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A Summary of the
Battles of Sayler's Creek



Contemporary drawing of Ewell's Confederates surrendering at Sayler's Creek

"My God. Has the army been dissolved?"
- R.E. Lee while surveying the survivors of the Sayler's Creek battles.

On 6 April '65, the A.N.V. continued its westward flight. After halting at Amelia Courthouse, Lee's army conducted a night march from there on 5 April '65. General Lee had tried to escape south to Jetersville, but quick marches and a strong showing by Sheridan's Cavalry and the Fifth Corps at Jetersville persuaded Lee to continue westward via Amelia Springs in hopes of finding another route to the south.

                         
       Gen. Phillip           Gen. Charles        Gen. Andrew       Gen. Horatio
          Sheridan                  Griffin                Humpreys              Wright
                                    led 5th Corps         led 2d Corps        led 6th Corps

The Second and Sixth Corps joined the Federal cavalry and the Fifth Corps at Jetersville. When the A.N.V. moved away from Jetersville, the Federals continued their pursuit. The Second Corps marched north to Amelia Springs and tailed the A.N.V. through Deatonsville. The Fifth and Sixth Corps marched south, then westward on a route parallel to the A.N.V.'s line of march. When the Fifth Corps reached the Genito Road (Hwy 616), it ventured southward, then westward continuing the parallel route in an effort to get in front of the A.N.V. When the Sixth Corps reached the Genito Road, it commenced an intercept course north towards the tail of the A.N.V.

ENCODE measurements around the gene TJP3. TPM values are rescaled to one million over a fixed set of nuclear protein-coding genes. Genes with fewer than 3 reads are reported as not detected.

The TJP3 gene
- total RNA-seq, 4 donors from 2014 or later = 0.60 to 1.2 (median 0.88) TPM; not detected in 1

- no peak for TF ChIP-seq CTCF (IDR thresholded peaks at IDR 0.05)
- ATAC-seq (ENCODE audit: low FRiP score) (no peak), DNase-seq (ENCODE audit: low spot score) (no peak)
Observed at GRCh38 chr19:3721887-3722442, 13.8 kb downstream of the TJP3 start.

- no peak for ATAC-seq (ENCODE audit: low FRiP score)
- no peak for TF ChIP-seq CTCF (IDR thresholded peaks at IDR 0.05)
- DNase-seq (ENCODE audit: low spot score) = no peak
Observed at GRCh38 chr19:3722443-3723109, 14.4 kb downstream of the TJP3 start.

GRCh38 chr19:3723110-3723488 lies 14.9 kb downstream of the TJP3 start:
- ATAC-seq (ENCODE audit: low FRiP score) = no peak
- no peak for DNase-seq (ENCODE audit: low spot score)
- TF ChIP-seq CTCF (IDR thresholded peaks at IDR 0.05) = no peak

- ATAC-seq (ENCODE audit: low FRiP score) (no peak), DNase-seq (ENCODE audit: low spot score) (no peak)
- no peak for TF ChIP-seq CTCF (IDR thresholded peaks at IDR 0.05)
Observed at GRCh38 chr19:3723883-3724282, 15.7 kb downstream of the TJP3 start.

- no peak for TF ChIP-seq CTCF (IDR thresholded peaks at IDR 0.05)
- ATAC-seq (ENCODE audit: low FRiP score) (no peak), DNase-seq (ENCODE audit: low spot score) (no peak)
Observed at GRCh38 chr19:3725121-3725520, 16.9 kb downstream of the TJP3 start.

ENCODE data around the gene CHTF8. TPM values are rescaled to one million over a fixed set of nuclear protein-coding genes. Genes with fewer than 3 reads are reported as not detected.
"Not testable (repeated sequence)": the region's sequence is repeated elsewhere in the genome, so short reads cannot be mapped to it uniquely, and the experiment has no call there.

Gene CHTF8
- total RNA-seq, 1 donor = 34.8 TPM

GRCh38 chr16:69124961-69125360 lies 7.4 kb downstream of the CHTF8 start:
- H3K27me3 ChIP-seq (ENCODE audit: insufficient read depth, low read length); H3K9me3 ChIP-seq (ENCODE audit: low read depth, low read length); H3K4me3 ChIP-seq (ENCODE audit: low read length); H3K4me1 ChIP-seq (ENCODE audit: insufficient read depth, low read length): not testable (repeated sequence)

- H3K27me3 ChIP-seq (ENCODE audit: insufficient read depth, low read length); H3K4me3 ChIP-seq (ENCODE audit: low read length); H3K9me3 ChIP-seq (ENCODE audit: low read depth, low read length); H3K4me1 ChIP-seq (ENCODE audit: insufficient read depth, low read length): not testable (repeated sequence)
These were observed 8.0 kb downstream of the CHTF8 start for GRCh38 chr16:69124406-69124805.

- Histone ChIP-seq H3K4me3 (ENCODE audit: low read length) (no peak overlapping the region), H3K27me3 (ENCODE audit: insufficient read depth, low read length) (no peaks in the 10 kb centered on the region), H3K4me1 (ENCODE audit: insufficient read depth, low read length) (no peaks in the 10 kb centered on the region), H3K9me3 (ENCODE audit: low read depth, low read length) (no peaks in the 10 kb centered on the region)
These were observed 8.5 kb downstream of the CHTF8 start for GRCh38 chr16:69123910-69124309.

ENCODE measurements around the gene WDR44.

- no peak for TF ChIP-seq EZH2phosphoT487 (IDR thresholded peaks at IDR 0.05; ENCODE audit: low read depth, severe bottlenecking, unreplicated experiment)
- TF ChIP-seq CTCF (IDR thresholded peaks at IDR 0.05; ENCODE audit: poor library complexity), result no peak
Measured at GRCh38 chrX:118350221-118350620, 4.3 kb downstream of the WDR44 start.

Gen. R.E. Lee   Gen. James    Gen. Richard  Gen. Richard  Gen. John B.
                         Longstreet        Anderson           Ewell             Gordon

At the head of the Confederate column was General Lee. The first corps in the column was Longstreet with his combined First and Third (Hill's) Corps. Next was Anderson's Fourth Corps composed of the Divisions of B.R. Johnson and Pickett. Next was Ewell's Reserve Corps followed by the army's wagon train. Protecting the rear was Gordon's Second Corps.

As Federal skirmishers of the Federal Second Corps compelled Gordon's troops to stop and fight, the corps of Longstreet, Anderson, and Ewell continued marching. This created a gap between Gordon the and rest of the A.N.V. At Holt's (or Hott's) Corner, the A.N.V. continued its southwesterly march straight through this intersection. At the direction of General Ewell, the army's trains turned right at Holt's Corner and proceeded on the Jamestown Road (Hwy 618). Gordon fought a delaying action at this intersection in an effort to buy time for the A.N.V. and the trains. Eventually, Gordon turned right at the intersection and followed the army's trains northwesterly on the Jamestown Road.